An enormous research balloon, filled with 1,830 cubic metres of helium from BOC Australia, was launched to research a star – 1,000 light years away from Earth.

The aircraft carrying precious, and ultra sensitive, equipment measuring gamma rays from the star called Vela Pulsar was launched from the Australia Balloon Launching Station at Alice Springs Airport.

Expanding to nearly the size of the Melbourne Cricket Ground and weighing more than 1,500 kilograms, the balloon with its scientific equipment spent the day in the Earth’s stratosphere measuring high-energy gamma rays from the Vela Pulsar before safely landing in central Queensland near Longreach.

Melissa Webber, BOC Scientific Specialist says extensive planning and testing was undertaken by BOC to ensure the helium requirements were met for this highly complex and innovative research project.

She said, “Our network of specialists were very focused on delivering this helium with pinpoint precision. After producing the helium at our Darwin plant, it was transported to our Sydney operations centre where we filled and tested the helium to ensure purity levels above 99.995% and correct pressures. We then transported a trailer with 12 helium tubes manifolded together to Alice Springs.”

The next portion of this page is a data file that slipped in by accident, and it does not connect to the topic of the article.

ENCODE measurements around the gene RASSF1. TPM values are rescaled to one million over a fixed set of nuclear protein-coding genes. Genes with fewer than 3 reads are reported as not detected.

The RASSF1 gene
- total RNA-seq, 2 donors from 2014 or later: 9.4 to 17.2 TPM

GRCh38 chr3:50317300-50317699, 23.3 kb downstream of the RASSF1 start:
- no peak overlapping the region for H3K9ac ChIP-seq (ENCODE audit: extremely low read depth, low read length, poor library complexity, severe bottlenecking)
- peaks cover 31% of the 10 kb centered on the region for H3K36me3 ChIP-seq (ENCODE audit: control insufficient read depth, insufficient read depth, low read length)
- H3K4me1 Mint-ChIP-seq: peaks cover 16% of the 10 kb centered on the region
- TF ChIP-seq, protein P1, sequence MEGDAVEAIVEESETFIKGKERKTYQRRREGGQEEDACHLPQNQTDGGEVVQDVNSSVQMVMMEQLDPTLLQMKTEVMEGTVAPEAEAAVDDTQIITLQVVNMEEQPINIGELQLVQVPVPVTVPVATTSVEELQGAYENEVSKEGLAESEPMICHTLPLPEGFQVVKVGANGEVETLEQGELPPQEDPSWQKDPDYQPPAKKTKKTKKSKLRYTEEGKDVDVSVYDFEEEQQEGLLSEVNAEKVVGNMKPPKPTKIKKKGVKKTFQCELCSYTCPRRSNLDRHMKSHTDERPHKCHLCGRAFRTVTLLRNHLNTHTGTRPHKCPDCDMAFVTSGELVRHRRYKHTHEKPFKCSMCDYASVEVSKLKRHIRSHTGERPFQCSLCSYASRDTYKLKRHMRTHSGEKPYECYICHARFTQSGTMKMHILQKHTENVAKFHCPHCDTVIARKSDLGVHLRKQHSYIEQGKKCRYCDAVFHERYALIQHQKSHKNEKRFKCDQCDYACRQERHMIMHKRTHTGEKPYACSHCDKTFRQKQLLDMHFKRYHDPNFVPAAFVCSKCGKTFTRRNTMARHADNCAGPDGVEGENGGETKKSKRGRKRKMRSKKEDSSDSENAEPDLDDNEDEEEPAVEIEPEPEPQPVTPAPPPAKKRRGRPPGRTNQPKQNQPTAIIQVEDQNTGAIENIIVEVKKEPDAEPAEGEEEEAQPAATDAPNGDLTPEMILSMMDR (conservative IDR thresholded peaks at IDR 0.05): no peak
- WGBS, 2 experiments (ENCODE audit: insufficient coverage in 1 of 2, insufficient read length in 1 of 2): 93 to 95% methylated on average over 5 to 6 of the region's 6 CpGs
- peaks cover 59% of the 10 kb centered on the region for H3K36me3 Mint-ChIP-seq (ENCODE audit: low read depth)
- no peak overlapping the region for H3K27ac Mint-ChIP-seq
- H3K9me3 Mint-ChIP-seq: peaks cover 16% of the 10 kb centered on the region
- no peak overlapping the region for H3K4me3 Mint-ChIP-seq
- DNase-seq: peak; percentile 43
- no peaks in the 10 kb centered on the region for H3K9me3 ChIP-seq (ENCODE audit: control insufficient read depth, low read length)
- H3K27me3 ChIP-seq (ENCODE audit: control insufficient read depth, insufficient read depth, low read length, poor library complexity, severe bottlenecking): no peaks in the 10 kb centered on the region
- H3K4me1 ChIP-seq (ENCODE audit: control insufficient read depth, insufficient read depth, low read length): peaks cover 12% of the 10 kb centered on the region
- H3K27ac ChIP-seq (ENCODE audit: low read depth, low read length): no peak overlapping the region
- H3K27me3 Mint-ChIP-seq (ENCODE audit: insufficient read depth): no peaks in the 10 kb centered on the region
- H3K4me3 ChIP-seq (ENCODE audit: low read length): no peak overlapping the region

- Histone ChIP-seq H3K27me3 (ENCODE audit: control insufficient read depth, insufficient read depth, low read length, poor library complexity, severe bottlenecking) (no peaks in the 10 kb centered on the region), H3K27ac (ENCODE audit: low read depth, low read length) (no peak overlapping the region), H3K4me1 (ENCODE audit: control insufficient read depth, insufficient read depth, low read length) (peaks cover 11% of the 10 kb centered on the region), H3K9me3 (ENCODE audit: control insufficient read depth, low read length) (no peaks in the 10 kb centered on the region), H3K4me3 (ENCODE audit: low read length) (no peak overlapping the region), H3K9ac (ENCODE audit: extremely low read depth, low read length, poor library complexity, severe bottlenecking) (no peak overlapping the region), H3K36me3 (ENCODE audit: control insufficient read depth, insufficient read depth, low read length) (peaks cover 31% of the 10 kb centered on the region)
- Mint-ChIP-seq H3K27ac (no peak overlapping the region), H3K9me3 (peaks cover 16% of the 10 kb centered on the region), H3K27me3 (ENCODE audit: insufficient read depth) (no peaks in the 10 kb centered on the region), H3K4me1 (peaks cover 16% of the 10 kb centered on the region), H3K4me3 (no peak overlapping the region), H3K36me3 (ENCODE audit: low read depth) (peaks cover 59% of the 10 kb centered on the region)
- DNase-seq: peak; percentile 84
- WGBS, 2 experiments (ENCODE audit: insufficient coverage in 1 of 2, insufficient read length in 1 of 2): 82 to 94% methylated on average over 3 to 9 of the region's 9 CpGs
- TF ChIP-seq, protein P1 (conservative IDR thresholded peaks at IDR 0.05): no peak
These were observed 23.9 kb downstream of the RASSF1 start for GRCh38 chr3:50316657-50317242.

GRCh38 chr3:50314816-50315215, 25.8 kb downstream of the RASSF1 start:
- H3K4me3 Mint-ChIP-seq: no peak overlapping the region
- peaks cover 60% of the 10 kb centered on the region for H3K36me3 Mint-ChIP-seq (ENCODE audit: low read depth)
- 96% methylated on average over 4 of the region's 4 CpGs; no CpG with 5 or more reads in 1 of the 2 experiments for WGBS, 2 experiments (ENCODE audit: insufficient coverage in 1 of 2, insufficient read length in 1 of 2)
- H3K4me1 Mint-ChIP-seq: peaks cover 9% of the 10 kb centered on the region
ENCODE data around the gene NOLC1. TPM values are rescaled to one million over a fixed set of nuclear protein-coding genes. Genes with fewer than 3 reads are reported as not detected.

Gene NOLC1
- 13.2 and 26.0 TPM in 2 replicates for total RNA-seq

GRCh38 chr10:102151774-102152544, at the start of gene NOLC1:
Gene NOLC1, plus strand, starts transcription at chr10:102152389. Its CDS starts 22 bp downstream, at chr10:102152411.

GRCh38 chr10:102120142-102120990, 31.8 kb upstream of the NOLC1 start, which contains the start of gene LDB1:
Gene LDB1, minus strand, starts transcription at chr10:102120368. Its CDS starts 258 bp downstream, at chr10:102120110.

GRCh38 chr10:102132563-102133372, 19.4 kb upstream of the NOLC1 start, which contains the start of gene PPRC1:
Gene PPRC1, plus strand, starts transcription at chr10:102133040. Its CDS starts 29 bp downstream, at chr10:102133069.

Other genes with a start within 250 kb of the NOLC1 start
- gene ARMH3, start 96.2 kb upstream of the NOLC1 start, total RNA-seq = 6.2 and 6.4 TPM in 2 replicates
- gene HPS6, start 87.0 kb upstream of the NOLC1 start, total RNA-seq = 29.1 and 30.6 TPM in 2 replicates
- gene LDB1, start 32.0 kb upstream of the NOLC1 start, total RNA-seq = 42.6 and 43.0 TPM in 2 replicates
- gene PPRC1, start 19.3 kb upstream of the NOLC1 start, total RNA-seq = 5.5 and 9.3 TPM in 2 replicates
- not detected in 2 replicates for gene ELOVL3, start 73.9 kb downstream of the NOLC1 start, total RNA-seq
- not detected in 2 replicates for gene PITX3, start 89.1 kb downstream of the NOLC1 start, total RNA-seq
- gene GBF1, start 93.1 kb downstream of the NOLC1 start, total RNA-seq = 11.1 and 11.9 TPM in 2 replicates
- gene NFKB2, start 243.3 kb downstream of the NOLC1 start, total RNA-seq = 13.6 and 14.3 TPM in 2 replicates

Associate Professor Ravi Sood, Director of the Australian Balloon Launching Station explains the successful inflation of the balloon depended greatly on BOC’s ability to supply helium at very specific pressures and purity.

“The high purity helium provided by BOC helped ensure minimal moisture in the balloon which is very important as it reaches temperatures of -80 degrees. This was essential as helium with lower purity levels and more moisture can condense at low temperatures resulting in mission failure,” Sood stated, adding, “A high level of detail and careful calculations were also required to ensure the starting pressure from its manifolds and tubes were accurate when transferring the helium into the balloon. This was achieved with precision and we are very pleased this collaboration resulted in a successful research mission.”

Research collaborators at Kobe, Nagoya and Sydney Universities are currently analysing the data obtained from the Vela Pulsar, which is expected to increase scientific knowledge of high-energy gamma rays polarisation in collapsed stars.

BOC is the only producer of helium in the southern hemisphere with a Helium Plant in Darwin that provides a valuable source of helium to many innovative projects across the country. The Australian Balloon Launching Station at Alice Springs has completed more than 130 successful balloon missions since 1975.